Does Pretraining for Summarization Require Knowledge Transfer?

Kundan Krishna, Jeffrey Bigham, Zachary C. Lipton


Abstract
Pretraining techniques leveraging enormous datasets have driven recent advances in text summarization. While folk explanations suggest that knowledge transfer accounts for pretraining’s benefits, little is known about why it works or what makes a pretraining task or dataset suitable. In this paper, we challenge the knowledge transfer story, showing that pretraining on documents consisting of character n-grams selected at random, we can nearly match the performance of models pretrained on real corpora. This work holds the promise of eliminating upstream corpora, which may alleviate some concerns over offensive language, bias, and copyright issues. To see whether the small residual benefit of using real data could be accounted for by the structure of the pretraining task, we design several tasks motivated by a qualitative study of summarization corpora. However, these tasks confer no appreciable benefit, leaving open the possibility of a small role for knowledge transfer.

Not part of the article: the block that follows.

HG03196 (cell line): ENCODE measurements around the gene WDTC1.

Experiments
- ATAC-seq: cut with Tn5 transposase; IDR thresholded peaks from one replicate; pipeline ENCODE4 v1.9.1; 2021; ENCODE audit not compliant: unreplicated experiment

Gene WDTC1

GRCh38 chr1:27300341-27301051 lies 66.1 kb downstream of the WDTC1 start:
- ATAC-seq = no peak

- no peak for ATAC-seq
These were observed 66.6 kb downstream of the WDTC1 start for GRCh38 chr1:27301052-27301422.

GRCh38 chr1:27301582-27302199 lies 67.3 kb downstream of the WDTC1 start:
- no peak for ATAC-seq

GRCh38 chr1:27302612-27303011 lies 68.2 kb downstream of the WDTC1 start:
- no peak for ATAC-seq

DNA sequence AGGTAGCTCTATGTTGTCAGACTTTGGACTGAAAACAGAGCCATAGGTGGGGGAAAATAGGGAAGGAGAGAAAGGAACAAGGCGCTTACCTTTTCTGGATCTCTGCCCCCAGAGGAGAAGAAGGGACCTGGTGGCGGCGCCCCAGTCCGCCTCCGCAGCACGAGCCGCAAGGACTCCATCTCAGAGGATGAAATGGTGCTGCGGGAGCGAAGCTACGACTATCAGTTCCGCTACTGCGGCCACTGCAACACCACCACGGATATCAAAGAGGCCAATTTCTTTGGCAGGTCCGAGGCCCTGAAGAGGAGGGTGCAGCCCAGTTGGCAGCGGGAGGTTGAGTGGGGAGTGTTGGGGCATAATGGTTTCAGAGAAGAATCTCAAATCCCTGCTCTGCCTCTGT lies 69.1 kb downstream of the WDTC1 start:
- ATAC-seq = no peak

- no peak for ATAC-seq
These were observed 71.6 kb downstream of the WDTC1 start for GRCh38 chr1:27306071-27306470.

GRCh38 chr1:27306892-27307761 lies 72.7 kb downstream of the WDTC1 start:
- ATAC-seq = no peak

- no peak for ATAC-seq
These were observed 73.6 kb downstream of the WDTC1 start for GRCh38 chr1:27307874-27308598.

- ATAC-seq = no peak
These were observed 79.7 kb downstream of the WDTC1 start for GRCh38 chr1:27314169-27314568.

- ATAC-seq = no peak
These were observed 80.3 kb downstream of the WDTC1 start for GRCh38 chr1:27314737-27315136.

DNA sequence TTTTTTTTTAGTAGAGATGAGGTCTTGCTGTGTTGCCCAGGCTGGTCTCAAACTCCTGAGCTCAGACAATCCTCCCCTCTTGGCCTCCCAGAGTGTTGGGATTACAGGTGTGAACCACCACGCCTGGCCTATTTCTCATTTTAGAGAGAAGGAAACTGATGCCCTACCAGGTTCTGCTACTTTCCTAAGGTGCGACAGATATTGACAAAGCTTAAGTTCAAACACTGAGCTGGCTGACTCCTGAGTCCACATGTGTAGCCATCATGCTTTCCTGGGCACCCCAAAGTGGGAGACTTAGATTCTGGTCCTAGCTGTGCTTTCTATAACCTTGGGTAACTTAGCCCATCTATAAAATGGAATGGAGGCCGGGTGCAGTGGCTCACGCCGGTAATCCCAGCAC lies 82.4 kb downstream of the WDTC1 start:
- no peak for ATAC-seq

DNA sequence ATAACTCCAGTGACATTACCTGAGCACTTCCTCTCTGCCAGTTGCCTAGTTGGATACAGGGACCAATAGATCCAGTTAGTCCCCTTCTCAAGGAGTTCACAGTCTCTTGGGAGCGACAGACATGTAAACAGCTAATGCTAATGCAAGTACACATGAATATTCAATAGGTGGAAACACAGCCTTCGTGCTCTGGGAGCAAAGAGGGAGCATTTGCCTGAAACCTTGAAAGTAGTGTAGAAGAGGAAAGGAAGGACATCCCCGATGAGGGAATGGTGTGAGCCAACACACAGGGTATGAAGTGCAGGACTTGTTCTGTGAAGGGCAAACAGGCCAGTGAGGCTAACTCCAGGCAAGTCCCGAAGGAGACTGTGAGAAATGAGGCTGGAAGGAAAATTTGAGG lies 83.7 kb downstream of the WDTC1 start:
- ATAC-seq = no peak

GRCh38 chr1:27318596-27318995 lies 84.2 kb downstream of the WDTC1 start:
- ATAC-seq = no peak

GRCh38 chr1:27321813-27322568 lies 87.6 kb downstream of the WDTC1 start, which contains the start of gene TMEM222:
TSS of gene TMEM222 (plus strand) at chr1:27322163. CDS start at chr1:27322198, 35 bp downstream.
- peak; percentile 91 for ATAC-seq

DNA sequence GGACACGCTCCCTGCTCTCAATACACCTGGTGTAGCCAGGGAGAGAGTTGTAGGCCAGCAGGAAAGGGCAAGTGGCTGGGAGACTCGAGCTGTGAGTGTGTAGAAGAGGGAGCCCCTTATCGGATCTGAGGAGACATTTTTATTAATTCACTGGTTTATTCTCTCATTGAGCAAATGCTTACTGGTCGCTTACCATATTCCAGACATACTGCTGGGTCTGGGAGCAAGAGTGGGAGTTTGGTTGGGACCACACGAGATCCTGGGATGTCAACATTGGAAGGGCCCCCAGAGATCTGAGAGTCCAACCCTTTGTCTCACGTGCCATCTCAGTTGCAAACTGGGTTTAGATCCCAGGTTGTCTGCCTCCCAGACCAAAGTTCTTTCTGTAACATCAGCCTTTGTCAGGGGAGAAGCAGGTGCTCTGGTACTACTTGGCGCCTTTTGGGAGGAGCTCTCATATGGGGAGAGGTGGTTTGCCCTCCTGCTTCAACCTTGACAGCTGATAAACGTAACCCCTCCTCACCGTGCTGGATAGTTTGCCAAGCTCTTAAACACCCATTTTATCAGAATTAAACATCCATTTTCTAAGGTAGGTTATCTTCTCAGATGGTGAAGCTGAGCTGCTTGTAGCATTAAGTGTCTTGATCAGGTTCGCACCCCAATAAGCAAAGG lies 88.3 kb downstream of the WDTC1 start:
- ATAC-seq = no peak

Anthology ID:
2021.findings-emnlp.273
Volume:
Findings of the Association for Computational Linguistics: EMNLP 2021
Month:
November
Year:
2021
Address:
Punta Cana, Dominican Republic
Venues:
EMNLP | Findings
SIG:
SIGDAT
Publisher:
Association for Computational Linguistics
Note:
Pages:
3178–3189
Language:
URL:
https://aclanthology.org/2021.findings-emnlp.273
DOI:
10.18653/v1/2021.findings-emnlp.273
Bibkey:
Copy Citation:
PDF:
https://aclanthology.org/2021.findings-emnlp.273.pdf
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